Parents can directly teach social skills by modelling and providing opportunities for their child to rehearse and practise new skills. Parents can encourage and praise the child for successfully using a new social skill e.g. asking a question or using a greeting.
4. Encourage imaginative/pretend play
Involvement in imaginative/pretend play provides opportunities for children to share and try out their feelings. From about 18 -24 months, kids begin to partake in simple pretend play games, imitating what adults or other kids are doing. It can be quite literal and depends on actual objects e.g. using a spoon to feed a teddy bear, before progressing around 3 years +, to creating and acting as different characters or using puppets to express emotions and behaviours.
This type of play not only helps kids deal with and understand emotions, but provides a way to interact with others in a non-threatening way. They can experience difficult emotions and practise expressing and regulating feelings appropriately, as well as testing out social skills they’ve observed.
5. Don’t push kids to express feelings
Whilst sharing and expressing emotions is important, pushing kids to share their feelings is counterproductive. Rather, it is important to model emotional literacy and to give kids the opportunity to express feelings in their own time or way (especially for kids who may have been told to ‘be strong’ and feel seeking help is a weakness).
Games and activities that include turn-taking or creating shared stories together can help explore emotions, whilst allowing kids to understand that other people have emotions and learn that it’s okay to share them. Tools like feeling charts, images, and age-appropriate words to describe feelings can be helpful to begin these kinds of conversations.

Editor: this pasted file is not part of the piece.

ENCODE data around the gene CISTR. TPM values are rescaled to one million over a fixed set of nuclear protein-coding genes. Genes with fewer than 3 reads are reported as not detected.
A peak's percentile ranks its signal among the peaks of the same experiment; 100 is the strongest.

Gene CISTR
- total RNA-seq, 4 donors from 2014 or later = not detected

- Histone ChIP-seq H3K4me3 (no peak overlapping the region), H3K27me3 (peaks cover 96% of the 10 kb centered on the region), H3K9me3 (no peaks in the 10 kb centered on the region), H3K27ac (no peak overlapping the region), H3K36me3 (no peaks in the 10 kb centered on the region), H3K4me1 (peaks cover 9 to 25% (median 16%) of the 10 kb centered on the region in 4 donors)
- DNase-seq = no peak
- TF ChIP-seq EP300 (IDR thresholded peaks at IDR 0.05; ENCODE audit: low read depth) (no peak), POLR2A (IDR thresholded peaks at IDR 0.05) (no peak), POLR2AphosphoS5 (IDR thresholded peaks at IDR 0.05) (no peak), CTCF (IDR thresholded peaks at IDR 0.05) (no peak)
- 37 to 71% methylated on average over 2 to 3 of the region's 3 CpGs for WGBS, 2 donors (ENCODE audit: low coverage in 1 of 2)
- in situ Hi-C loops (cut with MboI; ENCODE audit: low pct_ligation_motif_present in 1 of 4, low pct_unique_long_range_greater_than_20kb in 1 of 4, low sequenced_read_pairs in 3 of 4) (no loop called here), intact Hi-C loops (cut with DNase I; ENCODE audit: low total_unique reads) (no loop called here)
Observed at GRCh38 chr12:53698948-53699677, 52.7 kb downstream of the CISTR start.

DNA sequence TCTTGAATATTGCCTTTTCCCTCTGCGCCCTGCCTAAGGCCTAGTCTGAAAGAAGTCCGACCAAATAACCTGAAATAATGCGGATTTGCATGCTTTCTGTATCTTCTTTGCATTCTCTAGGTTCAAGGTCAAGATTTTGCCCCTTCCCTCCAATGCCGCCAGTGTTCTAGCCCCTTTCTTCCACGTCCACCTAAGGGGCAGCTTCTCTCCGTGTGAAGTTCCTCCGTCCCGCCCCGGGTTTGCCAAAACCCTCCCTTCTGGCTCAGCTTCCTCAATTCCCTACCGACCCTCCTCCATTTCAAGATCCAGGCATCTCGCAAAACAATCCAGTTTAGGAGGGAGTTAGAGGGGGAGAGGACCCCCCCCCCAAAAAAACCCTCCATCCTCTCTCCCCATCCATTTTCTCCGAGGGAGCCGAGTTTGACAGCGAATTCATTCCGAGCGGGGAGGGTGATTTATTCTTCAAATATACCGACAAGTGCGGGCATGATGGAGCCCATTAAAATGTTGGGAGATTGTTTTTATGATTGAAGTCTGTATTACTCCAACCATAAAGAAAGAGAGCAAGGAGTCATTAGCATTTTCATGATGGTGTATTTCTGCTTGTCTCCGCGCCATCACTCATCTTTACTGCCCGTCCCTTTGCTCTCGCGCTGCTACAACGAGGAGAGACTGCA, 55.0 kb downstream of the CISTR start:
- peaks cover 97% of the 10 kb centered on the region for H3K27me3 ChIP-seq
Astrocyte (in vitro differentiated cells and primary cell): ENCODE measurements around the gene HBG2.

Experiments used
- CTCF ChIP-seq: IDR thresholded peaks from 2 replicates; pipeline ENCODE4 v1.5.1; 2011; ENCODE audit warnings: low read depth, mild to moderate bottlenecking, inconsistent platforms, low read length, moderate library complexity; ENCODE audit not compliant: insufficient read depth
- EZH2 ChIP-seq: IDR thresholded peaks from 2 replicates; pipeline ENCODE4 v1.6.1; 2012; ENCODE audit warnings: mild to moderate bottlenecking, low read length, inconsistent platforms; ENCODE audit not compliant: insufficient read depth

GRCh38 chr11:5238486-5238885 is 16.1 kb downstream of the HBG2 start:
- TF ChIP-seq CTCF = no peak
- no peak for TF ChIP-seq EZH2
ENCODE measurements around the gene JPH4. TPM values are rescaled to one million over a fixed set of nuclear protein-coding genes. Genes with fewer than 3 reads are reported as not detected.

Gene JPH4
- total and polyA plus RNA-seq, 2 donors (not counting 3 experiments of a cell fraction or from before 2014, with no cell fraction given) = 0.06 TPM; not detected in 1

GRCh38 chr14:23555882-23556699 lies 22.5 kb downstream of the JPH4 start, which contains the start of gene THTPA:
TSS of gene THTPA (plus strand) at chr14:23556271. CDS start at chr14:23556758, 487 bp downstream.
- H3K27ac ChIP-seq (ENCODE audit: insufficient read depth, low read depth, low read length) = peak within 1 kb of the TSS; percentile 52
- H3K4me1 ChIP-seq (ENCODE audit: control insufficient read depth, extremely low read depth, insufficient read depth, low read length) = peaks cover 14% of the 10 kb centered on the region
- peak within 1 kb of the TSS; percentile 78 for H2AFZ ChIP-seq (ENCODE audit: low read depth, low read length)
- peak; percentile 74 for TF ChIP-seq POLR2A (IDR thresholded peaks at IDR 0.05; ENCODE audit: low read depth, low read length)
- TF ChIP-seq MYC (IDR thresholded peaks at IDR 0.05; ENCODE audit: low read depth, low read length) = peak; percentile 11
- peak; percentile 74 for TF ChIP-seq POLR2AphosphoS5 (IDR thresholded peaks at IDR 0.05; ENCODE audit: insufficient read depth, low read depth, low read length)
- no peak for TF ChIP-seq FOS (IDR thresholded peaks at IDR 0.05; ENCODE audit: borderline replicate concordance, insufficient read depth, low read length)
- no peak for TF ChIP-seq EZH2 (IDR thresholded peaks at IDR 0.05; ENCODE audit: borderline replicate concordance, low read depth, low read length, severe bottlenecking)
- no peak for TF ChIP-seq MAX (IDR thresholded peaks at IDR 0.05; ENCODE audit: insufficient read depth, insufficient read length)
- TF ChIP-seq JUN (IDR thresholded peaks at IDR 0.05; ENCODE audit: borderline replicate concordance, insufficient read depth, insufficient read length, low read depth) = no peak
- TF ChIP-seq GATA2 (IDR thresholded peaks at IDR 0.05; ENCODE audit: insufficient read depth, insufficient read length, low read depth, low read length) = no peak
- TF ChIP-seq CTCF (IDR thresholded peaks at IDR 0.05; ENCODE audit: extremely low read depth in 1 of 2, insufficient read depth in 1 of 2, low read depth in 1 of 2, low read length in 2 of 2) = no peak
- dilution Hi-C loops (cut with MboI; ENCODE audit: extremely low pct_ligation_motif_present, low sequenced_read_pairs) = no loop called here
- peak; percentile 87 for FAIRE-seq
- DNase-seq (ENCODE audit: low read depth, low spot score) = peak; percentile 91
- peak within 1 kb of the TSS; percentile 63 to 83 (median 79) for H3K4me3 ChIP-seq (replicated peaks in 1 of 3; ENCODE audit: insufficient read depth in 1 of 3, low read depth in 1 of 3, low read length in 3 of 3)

For older kids, using analogies can be helpful to address feelings. For example, talking about blowing up a balloon and if you continue to blow it up it will stretch until it pops is a useful way of discussing why we shouldn’t bottle up emotions until they overwhelm us.
Bloomquist, M. L. (2013;2012;). Skills training for struggling kids: Promoting your child’s behavioral, emotional, academic, and social development. US: Guilford Publications Inc. M.U.A.
Case-Smith, J. (2013). Systematic review of interventions to promote social-emotional development in young children with or at risk for disability. American Journal of Occupational Therapy, 67(4), 395-404. doi:10.5014/ajot.2013.004713
Sheppy, S. (2009;2012;). Personal, social and emotional development in the early years foundation stage. New York;London;: Routledge. doi:10.4324/9780203609521
van der Voort, A., Juffer, F., & J. Bakermans-Kranenburg, M. (2014). Sensitive parenting is the foundation for secure attachment relationships and positive social-emotional development of children. Journal of Children’s Services, 9(2), 165-176. doi:10.1108/JCS-12-2013-0038